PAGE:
"There are so many things you can't control about people's perceptions," says Wormwood. "It's better off just not to acknowledge those things, and we just go for it."
Five hours into the drive with the band from Boston to New York, we see the city's skyline stalk above fields of highway congestion and nonsensical overpasses. The band are delirious with cabin fever.
"I'm going to take a bite out of you, Big Apple!", exclaims Ounjian, who's met by a shrill chorus of "New Yooork!" Whereas Mean Creek habitually sell out clubs in Boston — from the Middle East downstairs to Great Scott — New York's oft-vacant clubs are met with a distinct anxiety.
"Usually I'm calling all my friends just to get a few people into the venue," says Wormwood, who like the others has played shows in New York's clubs for nearly a decade now. "We pretend like it's our first time coming here."
We arrive in the city around six. Sound check is in 30 minutes, and the band still need to get copies of The Sky (Or the Underground) from their label. An argument over traffic and timing has lasted 20 minutes; it ends with a decisive turn at an intersection that takes us back to the Mercury Lounge, where Mean Creek will play that night with Boston '90s alt-rock heroes Buffalo Tom and fellow openers the Candles.
Touring for a regional band is anything but glorious. With just 30 minutes till show time, Holland still can't hear anything through the stage monitors; he grows flustered. They run through the same song for the fourth time and then decide to call it a check so they can rest and recharge. Ounjian runs outside, bleary-eyed, to write a set list, or maybe just to escape. I disappear to get some food and return to find them milling with beers, waiting to play.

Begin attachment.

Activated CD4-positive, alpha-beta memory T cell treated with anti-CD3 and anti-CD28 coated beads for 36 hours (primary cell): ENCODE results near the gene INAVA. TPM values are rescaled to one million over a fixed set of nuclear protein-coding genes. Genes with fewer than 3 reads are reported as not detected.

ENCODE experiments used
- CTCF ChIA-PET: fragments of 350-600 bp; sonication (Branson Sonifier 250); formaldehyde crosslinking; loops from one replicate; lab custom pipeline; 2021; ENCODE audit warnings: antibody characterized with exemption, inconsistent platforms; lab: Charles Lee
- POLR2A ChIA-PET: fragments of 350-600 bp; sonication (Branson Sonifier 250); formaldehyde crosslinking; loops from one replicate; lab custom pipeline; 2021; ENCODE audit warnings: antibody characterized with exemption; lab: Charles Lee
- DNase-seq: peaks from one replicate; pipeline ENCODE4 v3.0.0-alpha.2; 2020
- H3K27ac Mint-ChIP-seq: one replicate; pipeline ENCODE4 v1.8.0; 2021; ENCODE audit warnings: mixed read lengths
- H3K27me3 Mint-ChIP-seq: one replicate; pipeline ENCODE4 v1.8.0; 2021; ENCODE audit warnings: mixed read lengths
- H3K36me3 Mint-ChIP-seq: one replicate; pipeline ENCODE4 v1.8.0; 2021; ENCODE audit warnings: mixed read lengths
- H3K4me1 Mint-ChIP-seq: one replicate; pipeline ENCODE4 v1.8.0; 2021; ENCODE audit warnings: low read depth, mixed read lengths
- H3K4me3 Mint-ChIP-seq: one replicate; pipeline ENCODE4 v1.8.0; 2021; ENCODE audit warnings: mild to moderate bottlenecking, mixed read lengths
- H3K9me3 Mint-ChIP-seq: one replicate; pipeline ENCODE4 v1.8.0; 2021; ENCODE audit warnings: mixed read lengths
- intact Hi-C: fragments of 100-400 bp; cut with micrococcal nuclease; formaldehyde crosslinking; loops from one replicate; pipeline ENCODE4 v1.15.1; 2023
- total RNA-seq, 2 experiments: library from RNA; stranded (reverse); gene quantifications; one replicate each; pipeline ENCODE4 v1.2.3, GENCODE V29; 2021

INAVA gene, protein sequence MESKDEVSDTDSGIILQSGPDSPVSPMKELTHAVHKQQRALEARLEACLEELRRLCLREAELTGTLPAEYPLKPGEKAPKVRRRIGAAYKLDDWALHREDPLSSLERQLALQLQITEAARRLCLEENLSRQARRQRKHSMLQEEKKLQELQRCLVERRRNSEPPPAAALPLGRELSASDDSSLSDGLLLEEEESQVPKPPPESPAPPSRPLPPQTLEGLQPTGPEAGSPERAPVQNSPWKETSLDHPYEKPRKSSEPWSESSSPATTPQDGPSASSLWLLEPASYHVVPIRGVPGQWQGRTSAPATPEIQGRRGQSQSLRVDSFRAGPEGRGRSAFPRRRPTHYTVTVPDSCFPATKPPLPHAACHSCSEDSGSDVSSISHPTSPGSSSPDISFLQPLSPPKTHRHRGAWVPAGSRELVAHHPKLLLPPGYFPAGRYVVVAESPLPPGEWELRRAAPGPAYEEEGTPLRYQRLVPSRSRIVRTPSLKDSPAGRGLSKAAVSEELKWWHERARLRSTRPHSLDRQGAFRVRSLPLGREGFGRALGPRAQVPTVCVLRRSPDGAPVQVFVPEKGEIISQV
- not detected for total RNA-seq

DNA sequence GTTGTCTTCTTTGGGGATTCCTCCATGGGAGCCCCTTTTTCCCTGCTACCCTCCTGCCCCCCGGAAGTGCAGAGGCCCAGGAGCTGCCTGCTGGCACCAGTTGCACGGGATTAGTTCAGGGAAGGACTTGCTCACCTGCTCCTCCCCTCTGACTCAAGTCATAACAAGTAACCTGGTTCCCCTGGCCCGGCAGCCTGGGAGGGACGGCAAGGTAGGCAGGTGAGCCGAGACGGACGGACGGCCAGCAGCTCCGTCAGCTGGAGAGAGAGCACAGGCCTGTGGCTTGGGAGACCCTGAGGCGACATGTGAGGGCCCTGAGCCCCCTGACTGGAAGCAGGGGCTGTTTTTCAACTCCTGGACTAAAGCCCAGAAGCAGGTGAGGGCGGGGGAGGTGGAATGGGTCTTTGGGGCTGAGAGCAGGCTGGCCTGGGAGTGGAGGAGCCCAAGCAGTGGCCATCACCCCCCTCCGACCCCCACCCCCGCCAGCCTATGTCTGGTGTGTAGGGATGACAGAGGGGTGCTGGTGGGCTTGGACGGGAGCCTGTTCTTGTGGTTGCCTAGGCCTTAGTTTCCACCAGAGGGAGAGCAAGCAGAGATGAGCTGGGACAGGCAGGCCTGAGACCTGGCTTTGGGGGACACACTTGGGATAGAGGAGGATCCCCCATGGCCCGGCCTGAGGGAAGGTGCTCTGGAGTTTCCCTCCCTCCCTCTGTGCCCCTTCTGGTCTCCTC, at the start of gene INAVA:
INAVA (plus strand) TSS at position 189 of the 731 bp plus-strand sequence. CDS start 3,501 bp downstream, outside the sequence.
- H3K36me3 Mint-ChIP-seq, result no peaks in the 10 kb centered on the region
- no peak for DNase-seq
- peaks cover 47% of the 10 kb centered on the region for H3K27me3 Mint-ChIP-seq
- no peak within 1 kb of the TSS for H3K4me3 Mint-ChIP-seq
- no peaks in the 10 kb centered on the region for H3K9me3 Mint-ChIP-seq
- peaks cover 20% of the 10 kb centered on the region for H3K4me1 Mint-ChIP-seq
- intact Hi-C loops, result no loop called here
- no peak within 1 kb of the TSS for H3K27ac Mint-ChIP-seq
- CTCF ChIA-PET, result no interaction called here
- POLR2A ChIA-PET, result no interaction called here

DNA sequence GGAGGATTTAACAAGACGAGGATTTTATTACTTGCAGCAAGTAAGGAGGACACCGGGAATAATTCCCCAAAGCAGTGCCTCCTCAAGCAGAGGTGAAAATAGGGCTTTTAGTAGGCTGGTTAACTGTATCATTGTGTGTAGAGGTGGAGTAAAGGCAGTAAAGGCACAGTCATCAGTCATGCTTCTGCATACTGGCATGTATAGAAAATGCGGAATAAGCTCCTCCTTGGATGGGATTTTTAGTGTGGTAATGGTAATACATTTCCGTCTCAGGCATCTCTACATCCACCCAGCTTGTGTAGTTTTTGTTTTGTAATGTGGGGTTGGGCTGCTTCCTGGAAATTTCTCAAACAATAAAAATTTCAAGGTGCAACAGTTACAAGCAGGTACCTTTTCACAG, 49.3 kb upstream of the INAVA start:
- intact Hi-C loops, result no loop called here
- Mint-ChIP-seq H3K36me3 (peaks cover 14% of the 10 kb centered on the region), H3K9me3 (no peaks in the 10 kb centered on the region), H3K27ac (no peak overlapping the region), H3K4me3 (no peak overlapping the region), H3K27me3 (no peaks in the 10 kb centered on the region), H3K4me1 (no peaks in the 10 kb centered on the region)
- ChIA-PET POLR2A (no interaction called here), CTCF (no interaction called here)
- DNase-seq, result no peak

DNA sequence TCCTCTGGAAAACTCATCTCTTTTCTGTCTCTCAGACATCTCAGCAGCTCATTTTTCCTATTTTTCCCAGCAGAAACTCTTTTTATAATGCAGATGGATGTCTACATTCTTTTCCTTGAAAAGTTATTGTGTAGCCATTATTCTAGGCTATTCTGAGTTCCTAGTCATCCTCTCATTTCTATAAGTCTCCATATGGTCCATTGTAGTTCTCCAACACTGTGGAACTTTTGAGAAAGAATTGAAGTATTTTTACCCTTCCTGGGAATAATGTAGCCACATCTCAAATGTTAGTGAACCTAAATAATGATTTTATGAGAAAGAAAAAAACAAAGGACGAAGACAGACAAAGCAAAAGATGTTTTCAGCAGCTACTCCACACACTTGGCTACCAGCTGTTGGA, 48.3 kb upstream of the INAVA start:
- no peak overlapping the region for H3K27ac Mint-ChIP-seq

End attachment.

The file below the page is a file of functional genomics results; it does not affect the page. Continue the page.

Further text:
For all their pre-show anxieties, Mean Creek prove their sound is capable of dwarfing cities. The bashful Keene accepts his role as frontman, ax slung low, head held high, charged, in his element. He can find it hard to maintain eye contact in conversation, but on stage he could conquer nations. From the first distorted bass notes of "Sky (Or the Underground)," the crowd is hushed and looking toward the stage. Hyperbole aside, an absence of conversation in a sold-out club is an audible, remarkable thing.
Before the trip, Wormword tells me, "Having a good show that is even moderately attended is the best feeling in the universe. I feel elated." After the show, that feeling remains; everyone has a beer and is happy. We see the Candles walking away in separate directions, gear in tow.
"Whatever happened to a band hanging out after a good show?" asks Ounjian. "I'm pretty sure I saw the drummer leave with his own gear."
Mean Creek met Agnello, the producer behind the forthcoming TheComedian seven-inch, through their manager at a Confederate recording session in Hoboken last February. They were drunk, and he liked their style. The drunkenness, not the playing. He had yet to hear their music.
"He said he liked us off the bat, that we were drunk and stupid and we looked like we were having a good time," says Ounjian. "Then he heard our music."